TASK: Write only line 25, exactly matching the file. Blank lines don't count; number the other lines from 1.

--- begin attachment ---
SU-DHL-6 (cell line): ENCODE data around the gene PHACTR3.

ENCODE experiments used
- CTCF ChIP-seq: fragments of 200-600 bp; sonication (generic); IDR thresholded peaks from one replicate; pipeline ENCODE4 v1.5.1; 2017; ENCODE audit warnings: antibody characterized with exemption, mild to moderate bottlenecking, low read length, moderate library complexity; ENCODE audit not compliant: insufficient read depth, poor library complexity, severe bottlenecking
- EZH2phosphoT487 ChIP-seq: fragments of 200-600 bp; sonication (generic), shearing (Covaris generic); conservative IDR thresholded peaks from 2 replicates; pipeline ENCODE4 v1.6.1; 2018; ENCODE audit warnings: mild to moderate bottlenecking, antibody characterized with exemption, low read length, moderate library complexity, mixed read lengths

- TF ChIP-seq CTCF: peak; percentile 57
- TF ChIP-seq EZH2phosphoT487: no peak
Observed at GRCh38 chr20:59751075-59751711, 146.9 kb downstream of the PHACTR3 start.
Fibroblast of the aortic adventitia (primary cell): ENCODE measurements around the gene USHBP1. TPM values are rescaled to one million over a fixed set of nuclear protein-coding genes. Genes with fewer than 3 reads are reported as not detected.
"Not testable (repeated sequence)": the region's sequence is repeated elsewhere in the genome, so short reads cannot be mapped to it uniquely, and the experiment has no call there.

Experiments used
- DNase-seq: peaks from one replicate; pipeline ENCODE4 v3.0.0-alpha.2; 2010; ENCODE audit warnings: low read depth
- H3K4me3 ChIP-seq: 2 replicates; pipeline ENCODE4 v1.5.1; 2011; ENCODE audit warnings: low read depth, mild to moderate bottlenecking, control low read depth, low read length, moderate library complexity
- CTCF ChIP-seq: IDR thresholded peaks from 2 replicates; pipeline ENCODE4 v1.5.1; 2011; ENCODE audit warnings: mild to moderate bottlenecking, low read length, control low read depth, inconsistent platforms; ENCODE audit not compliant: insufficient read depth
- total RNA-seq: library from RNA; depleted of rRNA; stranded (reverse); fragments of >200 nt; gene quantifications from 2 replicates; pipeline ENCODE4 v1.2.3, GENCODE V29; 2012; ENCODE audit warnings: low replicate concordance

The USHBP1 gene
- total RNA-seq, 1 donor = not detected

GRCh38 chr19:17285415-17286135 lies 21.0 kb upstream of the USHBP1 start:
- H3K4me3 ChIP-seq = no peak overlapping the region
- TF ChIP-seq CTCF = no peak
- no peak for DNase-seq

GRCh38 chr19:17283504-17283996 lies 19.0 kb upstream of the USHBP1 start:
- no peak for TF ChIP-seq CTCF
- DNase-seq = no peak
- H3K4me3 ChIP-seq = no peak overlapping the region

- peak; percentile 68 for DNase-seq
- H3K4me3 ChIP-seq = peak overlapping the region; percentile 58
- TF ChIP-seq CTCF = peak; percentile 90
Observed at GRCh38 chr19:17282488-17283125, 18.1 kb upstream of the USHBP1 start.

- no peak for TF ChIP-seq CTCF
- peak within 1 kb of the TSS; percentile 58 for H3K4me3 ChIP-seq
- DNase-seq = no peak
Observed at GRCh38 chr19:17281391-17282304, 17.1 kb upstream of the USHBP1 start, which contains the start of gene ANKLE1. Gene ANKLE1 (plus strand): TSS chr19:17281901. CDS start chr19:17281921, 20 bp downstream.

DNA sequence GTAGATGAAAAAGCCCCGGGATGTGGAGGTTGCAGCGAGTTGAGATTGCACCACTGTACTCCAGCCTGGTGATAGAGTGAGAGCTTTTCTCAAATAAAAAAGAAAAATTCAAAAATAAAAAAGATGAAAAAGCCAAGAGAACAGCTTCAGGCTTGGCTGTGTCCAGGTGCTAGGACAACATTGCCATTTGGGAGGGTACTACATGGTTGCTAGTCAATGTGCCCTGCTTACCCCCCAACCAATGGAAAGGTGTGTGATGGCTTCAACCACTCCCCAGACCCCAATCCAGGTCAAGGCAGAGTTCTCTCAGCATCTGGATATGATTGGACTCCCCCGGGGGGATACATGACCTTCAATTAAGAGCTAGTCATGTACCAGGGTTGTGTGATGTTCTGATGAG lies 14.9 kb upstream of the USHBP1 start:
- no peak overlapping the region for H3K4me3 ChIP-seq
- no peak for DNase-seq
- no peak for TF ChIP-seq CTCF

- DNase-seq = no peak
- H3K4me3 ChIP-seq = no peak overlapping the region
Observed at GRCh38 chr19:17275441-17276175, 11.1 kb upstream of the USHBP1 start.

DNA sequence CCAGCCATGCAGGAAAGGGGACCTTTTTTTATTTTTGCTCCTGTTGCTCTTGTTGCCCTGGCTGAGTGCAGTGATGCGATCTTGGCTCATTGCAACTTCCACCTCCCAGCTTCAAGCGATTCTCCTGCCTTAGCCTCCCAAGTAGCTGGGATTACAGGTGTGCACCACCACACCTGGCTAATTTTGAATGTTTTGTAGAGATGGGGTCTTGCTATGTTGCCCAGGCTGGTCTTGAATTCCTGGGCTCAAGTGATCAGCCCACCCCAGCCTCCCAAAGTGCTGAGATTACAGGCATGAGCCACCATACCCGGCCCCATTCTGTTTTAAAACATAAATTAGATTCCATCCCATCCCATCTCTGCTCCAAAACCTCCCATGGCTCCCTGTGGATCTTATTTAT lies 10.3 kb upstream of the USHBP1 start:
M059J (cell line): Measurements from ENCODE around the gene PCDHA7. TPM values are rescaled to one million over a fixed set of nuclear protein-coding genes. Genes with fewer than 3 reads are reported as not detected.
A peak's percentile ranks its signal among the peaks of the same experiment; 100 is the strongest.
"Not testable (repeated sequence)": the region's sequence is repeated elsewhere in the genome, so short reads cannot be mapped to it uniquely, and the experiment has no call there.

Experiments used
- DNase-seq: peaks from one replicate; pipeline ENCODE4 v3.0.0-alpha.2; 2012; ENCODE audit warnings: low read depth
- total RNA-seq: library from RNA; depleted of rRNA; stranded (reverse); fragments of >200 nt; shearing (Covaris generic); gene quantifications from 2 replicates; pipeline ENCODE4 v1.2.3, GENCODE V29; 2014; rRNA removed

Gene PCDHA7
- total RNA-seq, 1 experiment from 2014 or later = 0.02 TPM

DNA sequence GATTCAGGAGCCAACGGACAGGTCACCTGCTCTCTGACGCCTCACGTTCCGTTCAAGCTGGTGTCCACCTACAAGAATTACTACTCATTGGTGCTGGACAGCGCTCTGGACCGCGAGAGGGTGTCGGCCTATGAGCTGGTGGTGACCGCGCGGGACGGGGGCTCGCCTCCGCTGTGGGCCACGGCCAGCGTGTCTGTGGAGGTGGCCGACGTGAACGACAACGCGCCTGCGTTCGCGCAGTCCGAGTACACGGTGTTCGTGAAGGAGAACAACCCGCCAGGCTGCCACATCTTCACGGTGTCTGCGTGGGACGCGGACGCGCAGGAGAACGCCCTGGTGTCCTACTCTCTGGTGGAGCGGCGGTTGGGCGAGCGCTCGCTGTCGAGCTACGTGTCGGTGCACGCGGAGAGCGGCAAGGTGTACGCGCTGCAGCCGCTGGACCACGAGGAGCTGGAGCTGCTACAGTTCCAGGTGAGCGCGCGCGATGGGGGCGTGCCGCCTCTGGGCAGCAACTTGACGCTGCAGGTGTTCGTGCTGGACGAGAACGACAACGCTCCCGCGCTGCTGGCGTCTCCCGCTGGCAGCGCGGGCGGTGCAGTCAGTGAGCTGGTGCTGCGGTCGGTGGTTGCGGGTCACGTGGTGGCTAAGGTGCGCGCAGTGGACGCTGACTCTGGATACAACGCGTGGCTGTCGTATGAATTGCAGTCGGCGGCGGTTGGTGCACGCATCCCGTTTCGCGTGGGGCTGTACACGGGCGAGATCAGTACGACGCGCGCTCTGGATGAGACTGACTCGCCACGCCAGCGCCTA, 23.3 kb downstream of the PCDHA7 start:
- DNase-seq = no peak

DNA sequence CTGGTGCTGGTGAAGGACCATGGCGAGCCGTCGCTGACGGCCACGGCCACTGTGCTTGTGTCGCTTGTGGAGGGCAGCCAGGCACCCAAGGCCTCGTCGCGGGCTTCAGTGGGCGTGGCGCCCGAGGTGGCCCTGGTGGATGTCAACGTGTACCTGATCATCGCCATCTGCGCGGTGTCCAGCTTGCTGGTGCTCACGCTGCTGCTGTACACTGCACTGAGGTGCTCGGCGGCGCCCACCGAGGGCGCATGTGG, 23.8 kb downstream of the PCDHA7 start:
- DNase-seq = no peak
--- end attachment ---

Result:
- peak; percentile 68 for DNase-seq